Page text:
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Mar 14, 2010
So, I recently bought a new computer, and this one is a dual core and supports all kinds of dynamic speed adjusting goodness, which apparently my last CPU did not. While this is all great, there is a bit of a downside.

Down in the status bar of the window manager I use (wmiirc-lua), there is a little box indicating the current scaled CPU speed that each core is running at. As a result of the new dynamicness, the contents of that box are changing all the time. I was going to remove it entirely, but instead decided to write a graphical version of the same. The result of this effort is a wmii plugin called CPU Graph. Upon configuring wmii to load this, it'll create a 10 character scrolling ASCII bar indicating the current CPU speed.

I've got it up at github for the moment, until bartman gets a chance to merge it into the tree.

Download. Install. Enjoy the ASCII goodness.
Mar 10, 2010
I searched for this options for 15 minutes, so I'm posting this here so I don't have to again.

If you're like me and find the magnetic nets always connect to the wrong stuff, you can turn them off! You can do so by adding (magnetic-net-mode "disabled") to your ~/.gschemrc or to a gafrc in your project directory.
Feb 5, 2010
So, I recently had to fix an ubuntu install after Windows had been reinstalled onto the drive.. end result: of course Windows tromped over the MBR and wiped out grub, making the computer automatically boot into windows. The fix is to get booted into Ubuntu and reinstall grub. If you're a debian user, the best way I found to do this is:
  1. Download the Ubuntu liveCD for whatever version of ubuntu you are trying to fix. Don't forget to download the 64bit version if you're trying to fix a 64bit install of Ubuntu.
  2. Do a google search for the usb-creator package for a not quite cutting edge version of ubuntu. While it would be awesome if this package were in debian, I'm sure the demand for it is pretty low, since it seems to be an Ubuntu creation. I am running Debian Squeeze/testing, and had good results using the usb-creator from Jaunty, which can be found here. (It'd be nice if you could just dd the iso to the usb drive and have it work, but alas I tried that, and it does not boot.)
  3. Download and install usb-creator via dpkg -i
  4. Insert a USB disk that you don't mind getting wiped, run usb-creator, select your liveCD iso file and usb disk, click format, and then Create disk.
  5. Wait forever.
  6. Pop the USB stick into the busted machine, and boot from the usb drive into the first menu with the install options.
  7. Move the cursor over the first option for "Try Ubuntu Live CD without changes" and press <TAB> to edit the menu command. Replace the boot=whatever parameter with root=/dev/sdXY, where sdXY is whatever partition your Ubuntu install is on.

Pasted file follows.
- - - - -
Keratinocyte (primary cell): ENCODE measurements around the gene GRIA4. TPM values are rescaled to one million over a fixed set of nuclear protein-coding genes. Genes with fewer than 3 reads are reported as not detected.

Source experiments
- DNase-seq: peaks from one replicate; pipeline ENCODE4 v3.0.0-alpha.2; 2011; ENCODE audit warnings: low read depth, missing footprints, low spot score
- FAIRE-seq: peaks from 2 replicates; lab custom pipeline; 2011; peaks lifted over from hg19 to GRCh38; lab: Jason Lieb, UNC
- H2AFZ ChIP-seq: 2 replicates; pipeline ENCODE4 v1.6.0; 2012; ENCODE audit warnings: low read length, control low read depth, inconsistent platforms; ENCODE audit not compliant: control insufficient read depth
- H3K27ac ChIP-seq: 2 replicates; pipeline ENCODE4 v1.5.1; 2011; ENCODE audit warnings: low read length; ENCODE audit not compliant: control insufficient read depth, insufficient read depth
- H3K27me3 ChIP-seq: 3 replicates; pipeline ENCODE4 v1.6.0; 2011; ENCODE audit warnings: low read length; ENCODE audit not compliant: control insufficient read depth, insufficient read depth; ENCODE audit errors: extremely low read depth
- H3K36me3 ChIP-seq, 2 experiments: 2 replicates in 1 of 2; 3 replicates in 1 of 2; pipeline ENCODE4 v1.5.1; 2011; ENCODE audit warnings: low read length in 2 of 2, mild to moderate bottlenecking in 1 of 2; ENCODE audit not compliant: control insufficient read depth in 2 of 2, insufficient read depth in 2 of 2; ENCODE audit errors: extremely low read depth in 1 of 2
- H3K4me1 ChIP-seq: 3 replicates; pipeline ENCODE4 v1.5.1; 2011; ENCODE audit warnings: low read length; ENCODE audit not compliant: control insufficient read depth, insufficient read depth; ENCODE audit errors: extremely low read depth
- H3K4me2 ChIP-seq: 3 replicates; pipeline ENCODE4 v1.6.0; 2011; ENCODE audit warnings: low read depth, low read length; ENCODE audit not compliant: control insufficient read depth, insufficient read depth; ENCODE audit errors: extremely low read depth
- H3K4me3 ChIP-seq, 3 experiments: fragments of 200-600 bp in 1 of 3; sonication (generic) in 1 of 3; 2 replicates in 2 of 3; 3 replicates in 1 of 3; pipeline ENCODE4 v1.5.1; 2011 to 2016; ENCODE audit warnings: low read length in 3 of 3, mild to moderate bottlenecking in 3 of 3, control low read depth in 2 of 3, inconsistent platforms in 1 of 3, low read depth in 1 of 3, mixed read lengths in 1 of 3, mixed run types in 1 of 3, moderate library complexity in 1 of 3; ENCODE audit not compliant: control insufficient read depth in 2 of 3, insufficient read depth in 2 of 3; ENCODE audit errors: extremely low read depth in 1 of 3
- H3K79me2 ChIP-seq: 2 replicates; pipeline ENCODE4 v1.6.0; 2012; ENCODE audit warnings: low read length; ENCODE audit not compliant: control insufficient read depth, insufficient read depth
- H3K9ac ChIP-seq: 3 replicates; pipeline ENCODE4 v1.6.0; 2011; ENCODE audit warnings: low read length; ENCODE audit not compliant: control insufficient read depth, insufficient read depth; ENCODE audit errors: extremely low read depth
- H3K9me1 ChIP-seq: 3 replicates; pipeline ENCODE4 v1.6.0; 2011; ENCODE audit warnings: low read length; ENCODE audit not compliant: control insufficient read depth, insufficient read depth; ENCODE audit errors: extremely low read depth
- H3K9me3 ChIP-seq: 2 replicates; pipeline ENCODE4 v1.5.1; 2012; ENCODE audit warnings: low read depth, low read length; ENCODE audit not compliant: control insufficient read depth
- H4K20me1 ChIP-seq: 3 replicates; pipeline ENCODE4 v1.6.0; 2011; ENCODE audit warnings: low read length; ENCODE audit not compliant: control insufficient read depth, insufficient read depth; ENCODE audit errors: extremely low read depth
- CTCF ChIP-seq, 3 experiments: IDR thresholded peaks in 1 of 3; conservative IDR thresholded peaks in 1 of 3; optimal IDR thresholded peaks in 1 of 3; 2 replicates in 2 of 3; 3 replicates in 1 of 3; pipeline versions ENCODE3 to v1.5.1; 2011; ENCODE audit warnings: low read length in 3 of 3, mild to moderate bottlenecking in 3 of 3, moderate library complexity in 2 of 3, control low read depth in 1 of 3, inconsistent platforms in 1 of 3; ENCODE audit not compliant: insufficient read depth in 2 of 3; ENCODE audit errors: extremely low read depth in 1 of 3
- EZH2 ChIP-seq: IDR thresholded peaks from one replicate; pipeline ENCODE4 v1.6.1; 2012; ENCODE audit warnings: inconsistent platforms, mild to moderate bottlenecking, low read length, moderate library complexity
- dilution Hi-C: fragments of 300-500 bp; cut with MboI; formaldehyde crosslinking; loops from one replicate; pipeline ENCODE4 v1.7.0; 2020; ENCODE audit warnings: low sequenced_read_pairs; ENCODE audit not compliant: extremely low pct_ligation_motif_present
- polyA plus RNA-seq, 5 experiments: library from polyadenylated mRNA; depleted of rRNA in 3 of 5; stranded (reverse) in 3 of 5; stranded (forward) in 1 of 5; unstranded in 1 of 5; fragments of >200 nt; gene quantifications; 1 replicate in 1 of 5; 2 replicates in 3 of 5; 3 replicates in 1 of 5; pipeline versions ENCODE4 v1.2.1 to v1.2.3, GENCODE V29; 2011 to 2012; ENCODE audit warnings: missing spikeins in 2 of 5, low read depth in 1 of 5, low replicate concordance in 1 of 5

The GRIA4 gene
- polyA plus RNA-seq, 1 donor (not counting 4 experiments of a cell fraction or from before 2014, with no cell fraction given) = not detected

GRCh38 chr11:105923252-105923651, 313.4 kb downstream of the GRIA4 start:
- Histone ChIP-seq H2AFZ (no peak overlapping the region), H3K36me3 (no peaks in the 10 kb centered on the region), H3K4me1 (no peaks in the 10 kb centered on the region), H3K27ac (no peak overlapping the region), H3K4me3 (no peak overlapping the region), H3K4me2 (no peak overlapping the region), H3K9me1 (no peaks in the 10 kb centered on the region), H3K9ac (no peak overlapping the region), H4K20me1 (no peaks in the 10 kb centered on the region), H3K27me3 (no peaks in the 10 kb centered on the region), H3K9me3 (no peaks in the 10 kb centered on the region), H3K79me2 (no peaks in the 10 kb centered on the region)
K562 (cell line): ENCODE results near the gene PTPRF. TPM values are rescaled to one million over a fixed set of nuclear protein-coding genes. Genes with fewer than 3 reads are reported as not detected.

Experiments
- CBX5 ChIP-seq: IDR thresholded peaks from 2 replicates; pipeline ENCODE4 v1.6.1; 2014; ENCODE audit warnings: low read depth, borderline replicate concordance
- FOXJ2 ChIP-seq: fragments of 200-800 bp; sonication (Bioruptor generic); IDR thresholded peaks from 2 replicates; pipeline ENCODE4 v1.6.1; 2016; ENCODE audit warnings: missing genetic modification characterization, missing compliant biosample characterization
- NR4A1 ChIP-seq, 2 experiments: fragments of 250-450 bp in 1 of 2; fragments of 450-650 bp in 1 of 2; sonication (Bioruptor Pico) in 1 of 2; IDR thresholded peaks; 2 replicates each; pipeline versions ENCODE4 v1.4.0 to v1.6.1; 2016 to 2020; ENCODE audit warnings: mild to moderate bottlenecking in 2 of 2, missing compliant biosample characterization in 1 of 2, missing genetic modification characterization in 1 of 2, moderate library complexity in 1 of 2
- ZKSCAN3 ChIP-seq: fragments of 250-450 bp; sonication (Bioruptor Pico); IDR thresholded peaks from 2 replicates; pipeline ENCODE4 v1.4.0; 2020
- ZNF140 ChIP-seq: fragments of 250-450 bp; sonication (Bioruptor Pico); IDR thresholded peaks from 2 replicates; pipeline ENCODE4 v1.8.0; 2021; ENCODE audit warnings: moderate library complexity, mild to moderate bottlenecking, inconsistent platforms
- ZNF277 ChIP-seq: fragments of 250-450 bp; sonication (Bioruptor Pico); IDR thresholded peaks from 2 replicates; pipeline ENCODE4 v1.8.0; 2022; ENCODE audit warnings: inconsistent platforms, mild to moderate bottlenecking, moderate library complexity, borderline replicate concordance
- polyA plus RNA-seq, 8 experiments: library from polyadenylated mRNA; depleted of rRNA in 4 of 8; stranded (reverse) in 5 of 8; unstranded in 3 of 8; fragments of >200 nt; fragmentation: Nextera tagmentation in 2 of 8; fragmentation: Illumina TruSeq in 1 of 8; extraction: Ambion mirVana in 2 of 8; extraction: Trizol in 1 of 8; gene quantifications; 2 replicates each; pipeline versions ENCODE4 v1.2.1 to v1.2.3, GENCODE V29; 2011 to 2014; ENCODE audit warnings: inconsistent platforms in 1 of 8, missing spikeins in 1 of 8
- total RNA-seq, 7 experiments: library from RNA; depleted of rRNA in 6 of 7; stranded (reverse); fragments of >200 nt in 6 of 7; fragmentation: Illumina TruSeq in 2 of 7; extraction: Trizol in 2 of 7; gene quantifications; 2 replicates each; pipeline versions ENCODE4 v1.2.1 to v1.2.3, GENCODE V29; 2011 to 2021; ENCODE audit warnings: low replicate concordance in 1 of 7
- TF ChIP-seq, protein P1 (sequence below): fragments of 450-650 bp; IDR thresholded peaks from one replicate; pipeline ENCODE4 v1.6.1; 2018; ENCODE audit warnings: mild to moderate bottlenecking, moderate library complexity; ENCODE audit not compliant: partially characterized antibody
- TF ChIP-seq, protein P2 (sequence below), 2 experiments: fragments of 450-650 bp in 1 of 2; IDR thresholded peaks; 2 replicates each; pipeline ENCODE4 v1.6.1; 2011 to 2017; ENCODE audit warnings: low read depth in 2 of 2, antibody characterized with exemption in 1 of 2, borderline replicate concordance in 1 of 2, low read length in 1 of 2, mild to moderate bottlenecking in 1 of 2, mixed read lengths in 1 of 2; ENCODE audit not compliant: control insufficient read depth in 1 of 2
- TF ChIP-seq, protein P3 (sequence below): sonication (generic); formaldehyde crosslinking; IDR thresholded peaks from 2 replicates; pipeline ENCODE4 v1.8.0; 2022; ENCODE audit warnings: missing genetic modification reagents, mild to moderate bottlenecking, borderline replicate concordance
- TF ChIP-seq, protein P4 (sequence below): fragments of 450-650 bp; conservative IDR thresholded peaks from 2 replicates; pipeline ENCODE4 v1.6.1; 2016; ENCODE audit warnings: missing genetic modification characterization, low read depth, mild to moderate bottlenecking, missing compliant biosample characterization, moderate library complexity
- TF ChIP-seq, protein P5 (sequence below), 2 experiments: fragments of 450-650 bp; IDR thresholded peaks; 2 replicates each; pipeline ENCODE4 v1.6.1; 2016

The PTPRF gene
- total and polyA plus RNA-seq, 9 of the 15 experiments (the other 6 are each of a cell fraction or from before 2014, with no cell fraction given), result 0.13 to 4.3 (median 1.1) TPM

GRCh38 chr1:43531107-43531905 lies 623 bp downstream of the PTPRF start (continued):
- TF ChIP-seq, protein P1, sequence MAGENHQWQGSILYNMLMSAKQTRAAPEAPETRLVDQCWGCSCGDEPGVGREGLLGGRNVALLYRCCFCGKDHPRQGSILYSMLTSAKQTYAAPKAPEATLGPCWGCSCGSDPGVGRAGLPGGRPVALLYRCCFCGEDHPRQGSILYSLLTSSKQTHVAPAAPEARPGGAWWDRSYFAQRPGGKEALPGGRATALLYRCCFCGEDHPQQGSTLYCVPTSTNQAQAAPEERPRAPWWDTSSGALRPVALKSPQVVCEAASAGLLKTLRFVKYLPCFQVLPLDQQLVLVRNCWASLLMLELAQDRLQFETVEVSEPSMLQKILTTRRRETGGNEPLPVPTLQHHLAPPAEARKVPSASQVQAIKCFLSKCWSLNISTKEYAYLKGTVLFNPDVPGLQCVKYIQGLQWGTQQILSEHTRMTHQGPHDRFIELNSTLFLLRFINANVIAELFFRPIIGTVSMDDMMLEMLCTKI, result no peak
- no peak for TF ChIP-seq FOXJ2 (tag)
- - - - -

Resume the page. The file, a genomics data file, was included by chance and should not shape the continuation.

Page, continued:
8. Press <ENTER> and boot up into your Ubuntu install.
  9. Open up a terminal, run sudo bash to get to a root shell.
  10. Run update-grub to update your grub configuration file.
  11. Run grub-install /dev/sdX, where sdx is whatever drive you boot off.. probably sda. (NOT sda1)

    Once that finishes successfully, you should be able to reboot the machine and grub will start up, allowing you to select what install you which to use. There might be an easier way to do this, but since I'm not a regular Ubuntu user, this is what I found through web searchs and trial and error. If someone has an easier way, please do fire me an email and I'll update this post.
Dec 20, 2009
I'm not sure when it happened, since I don't use it all that frequently, but firefox/iceweasel changed the default behaviour of Ctrl+Scrollwheel from Zoom in/out to moving back and forth in history. If you want to change it back to controlling the zoom of the page, you can open about:config and change mousewheel.horizscroll.withcontrolkey from its default value of 0 to a value of 3. There are other values you can set that have other functions.. If you're interested, I found the info at http://kb.mozillazine.org/Firefox_:_FAQs_:_About:config_Entries.
Aug 29, 2009
I used to have a Supybot, but I eventually got rid of it because I didn't want to have to use python to make it do things.

I instead got myself a bender bot (a BasicBot::Pluggable perl bot) from dave0. I wanted a calculator for it, so I whipped up GoogleCalc. GoogleCalc uses the power of google's calculator and will respond to calc commands in channel. It's awesome, only because google calculator is awesome.

Note: There is an existing Google Calculator BasicBot module, but it seemed much more complicated than I needed and didn't come with examples or docs as to how to install it in a bender bot. It's entirely possible it's not supposed to be installed into a bender bot. This way seemed much easier.

Grab GoogleCalc.pm and copy it into your modules directory, and edit your yml config file to load it on startup. Talk to it via the calc command.
15:10:02 [ ManOnIRC] MagicBot: calc 1 + 2
15:10:03 [ MagicBot] ManOnIRC: 1 + 2 = 3
15:10:15 [ ManOnIRC] Thanks MagicBot! You rock!